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Truck drivers say new laws aimed at safety could cost them

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NASHVILLE, TN (WSMV) -

Starting this month, the federal government is forcing big-rig drivers to take more breaks while making their hauls. But the trucking industry is fighting the feds, and drivers in Tennessee say the rules are coming at a cost to them.

Truck driver Ken Brewer says, for him, safety always comes first. His family is currently riding with him for a work trip across the country hauling freight.

This time, they'll all be forced to take some breaks.

"I think it's more rules we don't need," Brewer said.

The Department of Transportation launched a new program last week that includes a new set of road rules aimed at keeping tired truckers from driving.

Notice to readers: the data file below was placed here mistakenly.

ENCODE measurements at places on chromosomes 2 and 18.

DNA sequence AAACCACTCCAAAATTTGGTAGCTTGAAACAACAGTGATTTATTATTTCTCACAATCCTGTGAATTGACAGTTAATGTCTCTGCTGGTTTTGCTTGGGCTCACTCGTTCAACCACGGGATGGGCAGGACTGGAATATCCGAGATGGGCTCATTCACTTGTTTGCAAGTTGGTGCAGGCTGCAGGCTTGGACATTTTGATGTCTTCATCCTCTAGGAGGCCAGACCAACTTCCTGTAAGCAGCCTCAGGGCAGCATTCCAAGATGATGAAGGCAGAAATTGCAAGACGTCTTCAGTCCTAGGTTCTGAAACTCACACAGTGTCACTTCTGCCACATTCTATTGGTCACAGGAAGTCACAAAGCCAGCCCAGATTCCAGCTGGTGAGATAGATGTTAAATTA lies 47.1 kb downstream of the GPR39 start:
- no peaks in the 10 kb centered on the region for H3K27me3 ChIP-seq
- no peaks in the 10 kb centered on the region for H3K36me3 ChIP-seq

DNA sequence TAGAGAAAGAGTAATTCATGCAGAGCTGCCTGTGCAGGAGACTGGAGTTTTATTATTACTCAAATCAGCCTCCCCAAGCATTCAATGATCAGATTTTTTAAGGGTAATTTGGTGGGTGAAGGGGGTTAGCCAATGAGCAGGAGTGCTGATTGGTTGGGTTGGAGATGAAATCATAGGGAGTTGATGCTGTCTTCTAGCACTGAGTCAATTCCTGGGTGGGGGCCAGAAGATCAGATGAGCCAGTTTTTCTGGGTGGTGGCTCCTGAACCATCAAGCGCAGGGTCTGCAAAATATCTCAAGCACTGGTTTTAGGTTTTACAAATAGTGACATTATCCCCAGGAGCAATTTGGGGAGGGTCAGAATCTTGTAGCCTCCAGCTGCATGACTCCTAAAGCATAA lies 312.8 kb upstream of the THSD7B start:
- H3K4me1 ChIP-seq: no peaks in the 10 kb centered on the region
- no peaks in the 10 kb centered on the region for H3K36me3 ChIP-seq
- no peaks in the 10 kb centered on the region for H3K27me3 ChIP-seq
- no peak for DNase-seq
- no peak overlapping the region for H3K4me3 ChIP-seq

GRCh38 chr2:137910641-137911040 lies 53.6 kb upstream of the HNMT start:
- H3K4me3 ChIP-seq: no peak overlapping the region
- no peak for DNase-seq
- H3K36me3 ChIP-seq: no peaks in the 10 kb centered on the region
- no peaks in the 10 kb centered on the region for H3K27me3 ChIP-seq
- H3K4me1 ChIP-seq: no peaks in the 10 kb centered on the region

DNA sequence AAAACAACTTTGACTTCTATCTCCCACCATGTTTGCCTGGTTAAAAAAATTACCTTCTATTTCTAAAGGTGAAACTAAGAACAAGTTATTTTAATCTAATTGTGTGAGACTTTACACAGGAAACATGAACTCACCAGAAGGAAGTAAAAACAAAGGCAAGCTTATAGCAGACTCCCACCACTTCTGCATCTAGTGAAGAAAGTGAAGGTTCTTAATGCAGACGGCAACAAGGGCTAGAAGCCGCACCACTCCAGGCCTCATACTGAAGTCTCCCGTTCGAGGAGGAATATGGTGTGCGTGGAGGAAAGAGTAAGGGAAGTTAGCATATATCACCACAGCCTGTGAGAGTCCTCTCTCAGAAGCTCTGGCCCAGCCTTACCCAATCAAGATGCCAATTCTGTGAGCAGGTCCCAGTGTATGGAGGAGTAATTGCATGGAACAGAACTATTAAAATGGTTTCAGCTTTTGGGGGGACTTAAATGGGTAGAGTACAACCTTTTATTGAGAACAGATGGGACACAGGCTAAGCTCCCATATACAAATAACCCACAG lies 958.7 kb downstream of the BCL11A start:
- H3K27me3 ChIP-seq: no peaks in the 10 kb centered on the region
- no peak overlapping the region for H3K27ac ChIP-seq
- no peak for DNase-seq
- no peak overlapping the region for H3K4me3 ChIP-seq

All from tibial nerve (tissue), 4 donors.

"That, in turn, turns into crashes, fatalities and injuries," said Tennessee Highway Patrol Sgt. Allen England, with the Commercial Vehicle Administration.

The rules went into effect July 1, and the THP now checks drivers' logs at inspection stations and during traffic stops to make sure they've rested.

The new regulations force them to make a pit-stop.

"They can't exceed the eighth hour without having a 30-minute break," England said.

Brewer said that rule will cost him.

Truckers typically work a 14-hour day, with 11 hours of drive time and three hours for loading and unloading.

"Now they've shortened our day to 13 1/2 hours, so that adds up," he said.

In another major change, truck drivers will only be able to spend at most 70 hours on the road per week.

Before, some could work up to 82.

Brewer likes that part of the law.

"It makes sure the driver gets two nights of decent sleep," Brewer said.

The Federal Safety Administration believes the new rules will prevent 1,400 traffic crashes in the U.S. every year

According to the FSA analysis, they will also prevent 560 injuries and save 19 lives. But like many other truckers, Brewer argues more laws won't stop bad drivers from ignoring them.

The trucking industry says it has already regulated itself to lower traffic crashes since the year 2000 and is filing suit against the feds to reverse the changes.

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